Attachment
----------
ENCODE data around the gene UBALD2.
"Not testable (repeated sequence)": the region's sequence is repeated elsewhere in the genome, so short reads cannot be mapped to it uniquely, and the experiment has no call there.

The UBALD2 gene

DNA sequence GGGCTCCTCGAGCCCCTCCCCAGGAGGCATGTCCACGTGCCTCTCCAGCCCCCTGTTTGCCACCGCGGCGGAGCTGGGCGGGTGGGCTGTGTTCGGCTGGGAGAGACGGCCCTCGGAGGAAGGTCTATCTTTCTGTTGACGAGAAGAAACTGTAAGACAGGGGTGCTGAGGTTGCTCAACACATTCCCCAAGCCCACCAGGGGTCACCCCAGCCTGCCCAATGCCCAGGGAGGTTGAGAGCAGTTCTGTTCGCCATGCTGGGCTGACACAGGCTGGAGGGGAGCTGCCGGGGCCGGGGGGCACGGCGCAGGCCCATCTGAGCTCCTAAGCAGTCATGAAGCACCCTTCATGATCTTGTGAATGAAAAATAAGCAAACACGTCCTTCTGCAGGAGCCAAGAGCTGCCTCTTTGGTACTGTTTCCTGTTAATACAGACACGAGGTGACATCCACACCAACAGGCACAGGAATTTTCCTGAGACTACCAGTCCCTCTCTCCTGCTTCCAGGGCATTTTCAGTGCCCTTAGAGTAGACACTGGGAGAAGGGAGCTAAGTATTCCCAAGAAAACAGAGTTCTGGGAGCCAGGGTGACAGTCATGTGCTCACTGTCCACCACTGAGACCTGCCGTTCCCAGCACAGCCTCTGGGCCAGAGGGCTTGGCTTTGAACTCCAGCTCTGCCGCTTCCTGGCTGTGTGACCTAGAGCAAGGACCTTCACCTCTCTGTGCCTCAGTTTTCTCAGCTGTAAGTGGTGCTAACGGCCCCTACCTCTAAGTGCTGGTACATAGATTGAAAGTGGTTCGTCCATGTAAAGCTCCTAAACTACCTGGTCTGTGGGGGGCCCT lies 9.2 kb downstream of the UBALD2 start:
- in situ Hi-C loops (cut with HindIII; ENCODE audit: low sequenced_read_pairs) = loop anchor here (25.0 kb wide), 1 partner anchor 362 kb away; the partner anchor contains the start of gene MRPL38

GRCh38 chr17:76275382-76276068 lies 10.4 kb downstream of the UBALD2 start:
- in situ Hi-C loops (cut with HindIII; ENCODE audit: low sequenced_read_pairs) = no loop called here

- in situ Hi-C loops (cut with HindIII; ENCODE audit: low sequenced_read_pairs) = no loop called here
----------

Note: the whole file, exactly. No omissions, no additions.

ENCODE data around the gene UBALD2.
"Not testable (repeated sequence)": the region's sequence is repeated elsewhere in the genome, so short reads cannot be mapped to it uniquely, and the experiment has no call there.

The UBALD2 gene

DNA sequence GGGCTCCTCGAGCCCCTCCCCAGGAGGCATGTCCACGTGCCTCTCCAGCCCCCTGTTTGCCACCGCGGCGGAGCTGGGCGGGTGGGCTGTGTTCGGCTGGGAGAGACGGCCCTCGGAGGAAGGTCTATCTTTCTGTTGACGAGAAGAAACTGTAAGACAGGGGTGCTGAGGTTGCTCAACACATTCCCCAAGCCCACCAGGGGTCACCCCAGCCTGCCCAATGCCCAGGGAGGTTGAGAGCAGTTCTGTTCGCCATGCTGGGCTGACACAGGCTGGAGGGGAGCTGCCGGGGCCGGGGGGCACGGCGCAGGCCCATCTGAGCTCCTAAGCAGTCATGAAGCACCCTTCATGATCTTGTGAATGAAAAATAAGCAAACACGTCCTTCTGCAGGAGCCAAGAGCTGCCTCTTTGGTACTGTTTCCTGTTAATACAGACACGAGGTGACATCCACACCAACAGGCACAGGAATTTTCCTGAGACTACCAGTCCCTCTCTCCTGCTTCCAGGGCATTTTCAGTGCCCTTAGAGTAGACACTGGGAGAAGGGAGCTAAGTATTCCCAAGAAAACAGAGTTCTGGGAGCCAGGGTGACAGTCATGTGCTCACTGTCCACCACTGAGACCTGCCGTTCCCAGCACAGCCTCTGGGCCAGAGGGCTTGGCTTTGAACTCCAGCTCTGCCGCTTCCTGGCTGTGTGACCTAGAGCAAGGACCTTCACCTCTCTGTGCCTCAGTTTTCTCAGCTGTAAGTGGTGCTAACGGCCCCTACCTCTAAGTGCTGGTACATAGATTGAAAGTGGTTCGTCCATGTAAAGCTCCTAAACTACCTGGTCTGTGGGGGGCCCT lies 9.2 kb downstream of the UBALD2 start:
- in situ Hi-C loops (cut with HindIII; ENCODE audit: low sequenced_read_pairs) = loop anchor here (25.0 kb wide), 1 partner anchor 362 kb away; the partner anchor contains the start of gene MRPL38

GRCh38 chr17:76275382-76276068 lies 10.4 kb downstream of the UBALD2 start:
- in situ Hi-C loops (cut with HindIII; ENCODE audit: low sequenced_read_pairs) = no loop called here

- in situ Hi-C loops (cut with HindIII; ENCODE audit: low sequenced_read_pairs) = no loop called here